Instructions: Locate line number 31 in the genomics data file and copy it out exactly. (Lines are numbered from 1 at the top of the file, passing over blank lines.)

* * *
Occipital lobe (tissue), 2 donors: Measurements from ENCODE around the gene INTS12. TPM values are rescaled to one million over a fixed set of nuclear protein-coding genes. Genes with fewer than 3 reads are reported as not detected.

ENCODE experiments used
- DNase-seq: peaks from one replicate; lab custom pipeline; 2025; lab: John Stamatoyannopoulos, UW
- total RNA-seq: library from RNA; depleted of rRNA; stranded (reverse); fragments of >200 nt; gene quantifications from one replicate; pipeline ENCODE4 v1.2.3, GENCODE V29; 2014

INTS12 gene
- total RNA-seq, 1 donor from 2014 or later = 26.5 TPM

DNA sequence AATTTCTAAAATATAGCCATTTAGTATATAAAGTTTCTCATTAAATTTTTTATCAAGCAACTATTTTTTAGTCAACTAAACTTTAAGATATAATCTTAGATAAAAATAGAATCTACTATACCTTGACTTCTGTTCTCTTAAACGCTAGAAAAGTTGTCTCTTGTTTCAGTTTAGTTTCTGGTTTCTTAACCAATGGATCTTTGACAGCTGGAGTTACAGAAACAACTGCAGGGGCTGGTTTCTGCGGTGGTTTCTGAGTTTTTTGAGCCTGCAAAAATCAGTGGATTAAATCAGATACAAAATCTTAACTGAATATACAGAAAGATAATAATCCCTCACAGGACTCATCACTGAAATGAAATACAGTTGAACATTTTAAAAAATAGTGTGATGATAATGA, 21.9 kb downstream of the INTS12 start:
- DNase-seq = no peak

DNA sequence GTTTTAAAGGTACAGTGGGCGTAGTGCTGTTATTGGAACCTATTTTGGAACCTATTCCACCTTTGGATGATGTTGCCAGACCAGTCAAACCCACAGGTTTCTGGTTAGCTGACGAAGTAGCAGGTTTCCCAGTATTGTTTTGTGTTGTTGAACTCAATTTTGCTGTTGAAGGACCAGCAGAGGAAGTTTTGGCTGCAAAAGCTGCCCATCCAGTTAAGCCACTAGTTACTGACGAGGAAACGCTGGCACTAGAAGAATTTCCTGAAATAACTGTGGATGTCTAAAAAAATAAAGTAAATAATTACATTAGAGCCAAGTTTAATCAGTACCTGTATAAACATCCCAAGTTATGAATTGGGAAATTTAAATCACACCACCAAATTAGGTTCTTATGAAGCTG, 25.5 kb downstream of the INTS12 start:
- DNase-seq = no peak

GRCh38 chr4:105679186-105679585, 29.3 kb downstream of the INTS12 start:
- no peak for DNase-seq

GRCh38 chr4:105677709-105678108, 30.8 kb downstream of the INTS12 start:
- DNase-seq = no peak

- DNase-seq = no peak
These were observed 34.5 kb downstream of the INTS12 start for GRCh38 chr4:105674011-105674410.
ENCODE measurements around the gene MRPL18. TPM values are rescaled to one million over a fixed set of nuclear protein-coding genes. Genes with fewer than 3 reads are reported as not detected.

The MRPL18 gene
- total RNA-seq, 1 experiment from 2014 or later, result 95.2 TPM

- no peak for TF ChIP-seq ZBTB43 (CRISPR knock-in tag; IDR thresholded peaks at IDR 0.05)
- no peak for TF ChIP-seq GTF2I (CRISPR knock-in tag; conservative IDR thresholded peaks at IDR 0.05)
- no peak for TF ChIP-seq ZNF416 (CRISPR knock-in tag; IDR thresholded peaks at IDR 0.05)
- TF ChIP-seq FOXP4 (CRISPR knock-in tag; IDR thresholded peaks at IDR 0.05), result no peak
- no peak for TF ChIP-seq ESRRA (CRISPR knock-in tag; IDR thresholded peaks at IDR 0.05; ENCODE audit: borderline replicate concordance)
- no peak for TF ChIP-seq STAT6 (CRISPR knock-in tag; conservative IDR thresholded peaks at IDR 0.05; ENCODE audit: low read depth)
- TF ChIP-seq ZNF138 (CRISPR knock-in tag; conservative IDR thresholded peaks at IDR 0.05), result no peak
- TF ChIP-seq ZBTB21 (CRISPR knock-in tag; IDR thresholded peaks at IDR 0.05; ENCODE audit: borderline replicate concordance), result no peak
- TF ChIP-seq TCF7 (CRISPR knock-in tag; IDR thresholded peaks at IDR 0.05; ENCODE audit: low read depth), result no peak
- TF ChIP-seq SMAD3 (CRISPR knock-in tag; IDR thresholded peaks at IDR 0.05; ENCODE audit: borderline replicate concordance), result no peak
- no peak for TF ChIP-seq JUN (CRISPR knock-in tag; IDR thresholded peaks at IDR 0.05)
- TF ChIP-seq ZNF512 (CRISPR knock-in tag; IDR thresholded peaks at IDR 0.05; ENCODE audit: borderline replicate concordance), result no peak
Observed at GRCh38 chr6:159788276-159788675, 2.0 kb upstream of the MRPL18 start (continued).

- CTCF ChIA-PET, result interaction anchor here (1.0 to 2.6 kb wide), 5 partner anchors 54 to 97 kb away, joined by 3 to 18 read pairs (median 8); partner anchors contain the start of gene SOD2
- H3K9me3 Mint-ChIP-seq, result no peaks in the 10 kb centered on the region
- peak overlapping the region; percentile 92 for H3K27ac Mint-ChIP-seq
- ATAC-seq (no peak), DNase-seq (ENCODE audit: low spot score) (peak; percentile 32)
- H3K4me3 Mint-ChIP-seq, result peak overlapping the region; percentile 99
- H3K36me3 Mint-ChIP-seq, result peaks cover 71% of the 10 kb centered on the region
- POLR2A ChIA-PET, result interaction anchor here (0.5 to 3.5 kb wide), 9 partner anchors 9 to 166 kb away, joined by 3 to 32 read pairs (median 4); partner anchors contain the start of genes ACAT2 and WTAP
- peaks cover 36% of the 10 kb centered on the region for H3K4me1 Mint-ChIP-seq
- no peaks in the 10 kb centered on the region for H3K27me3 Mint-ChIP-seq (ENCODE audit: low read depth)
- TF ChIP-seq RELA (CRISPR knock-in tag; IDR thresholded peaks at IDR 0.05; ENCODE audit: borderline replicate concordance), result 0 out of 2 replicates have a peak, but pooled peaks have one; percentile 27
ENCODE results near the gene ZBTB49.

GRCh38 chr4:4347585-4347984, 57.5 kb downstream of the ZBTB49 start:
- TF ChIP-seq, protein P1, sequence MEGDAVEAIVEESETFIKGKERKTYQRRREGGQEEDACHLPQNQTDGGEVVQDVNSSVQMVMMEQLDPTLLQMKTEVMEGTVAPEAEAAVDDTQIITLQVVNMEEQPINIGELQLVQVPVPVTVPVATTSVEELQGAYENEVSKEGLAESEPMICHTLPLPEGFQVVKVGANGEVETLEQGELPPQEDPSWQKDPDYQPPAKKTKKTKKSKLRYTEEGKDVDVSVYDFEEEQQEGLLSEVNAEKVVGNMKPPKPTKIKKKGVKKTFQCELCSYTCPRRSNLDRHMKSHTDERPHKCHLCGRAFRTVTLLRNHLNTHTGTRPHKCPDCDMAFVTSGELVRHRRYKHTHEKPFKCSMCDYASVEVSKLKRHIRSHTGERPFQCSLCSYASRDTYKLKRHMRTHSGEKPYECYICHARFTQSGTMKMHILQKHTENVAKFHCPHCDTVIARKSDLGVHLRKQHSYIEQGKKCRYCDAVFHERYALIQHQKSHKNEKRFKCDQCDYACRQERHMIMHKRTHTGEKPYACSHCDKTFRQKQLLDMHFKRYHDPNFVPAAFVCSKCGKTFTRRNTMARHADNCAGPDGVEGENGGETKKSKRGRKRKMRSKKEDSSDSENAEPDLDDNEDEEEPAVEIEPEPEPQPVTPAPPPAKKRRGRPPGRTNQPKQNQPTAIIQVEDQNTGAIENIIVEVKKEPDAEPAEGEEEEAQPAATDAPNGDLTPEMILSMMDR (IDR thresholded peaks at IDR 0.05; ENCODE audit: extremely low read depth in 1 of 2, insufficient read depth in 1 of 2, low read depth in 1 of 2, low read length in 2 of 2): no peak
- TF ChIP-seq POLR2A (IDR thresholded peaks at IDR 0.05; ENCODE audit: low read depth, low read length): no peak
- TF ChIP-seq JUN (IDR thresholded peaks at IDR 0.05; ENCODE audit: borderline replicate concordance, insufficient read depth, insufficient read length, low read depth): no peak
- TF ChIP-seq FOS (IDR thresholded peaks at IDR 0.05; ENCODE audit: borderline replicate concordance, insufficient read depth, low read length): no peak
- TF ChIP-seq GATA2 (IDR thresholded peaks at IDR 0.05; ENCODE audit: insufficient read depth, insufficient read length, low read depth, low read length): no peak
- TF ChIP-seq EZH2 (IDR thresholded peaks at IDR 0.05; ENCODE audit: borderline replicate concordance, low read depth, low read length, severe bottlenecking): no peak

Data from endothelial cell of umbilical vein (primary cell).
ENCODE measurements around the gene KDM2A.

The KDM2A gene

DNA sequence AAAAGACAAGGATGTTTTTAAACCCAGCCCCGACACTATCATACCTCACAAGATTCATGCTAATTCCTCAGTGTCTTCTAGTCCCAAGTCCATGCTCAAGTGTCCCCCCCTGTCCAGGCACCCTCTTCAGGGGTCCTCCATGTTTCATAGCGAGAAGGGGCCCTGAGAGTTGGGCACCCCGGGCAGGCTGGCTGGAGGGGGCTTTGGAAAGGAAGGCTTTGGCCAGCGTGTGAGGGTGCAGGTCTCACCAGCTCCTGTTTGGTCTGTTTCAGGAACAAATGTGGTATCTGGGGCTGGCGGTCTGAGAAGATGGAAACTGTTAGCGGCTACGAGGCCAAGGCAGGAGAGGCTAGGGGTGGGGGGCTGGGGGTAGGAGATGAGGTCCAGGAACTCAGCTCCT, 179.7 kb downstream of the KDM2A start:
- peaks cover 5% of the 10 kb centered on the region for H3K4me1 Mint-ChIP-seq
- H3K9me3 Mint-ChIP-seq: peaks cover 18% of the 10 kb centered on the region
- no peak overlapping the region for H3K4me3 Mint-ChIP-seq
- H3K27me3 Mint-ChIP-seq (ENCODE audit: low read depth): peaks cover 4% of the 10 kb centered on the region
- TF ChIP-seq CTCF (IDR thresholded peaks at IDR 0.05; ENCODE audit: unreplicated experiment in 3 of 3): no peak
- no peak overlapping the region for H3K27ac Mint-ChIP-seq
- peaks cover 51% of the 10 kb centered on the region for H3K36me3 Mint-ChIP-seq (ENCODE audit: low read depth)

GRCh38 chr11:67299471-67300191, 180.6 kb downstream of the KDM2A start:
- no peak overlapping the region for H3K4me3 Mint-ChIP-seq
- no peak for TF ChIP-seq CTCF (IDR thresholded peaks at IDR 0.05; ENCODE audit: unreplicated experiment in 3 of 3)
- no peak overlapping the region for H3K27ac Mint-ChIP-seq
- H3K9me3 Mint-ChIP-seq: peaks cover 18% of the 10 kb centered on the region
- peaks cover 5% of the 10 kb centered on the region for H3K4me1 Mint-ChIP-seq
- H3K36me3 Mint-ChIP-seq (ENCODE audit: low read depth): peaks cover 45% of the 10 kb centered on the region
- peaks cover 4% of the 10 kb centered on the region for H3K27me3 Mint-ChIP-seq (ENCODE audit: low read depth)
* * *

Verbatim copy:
- TF ChIP-seq ZNF512 (CRISPR knock-in tag; IDR thresholded peaks at IDR 0.05; ENCODE audit: borderline replicate concordance), result no peak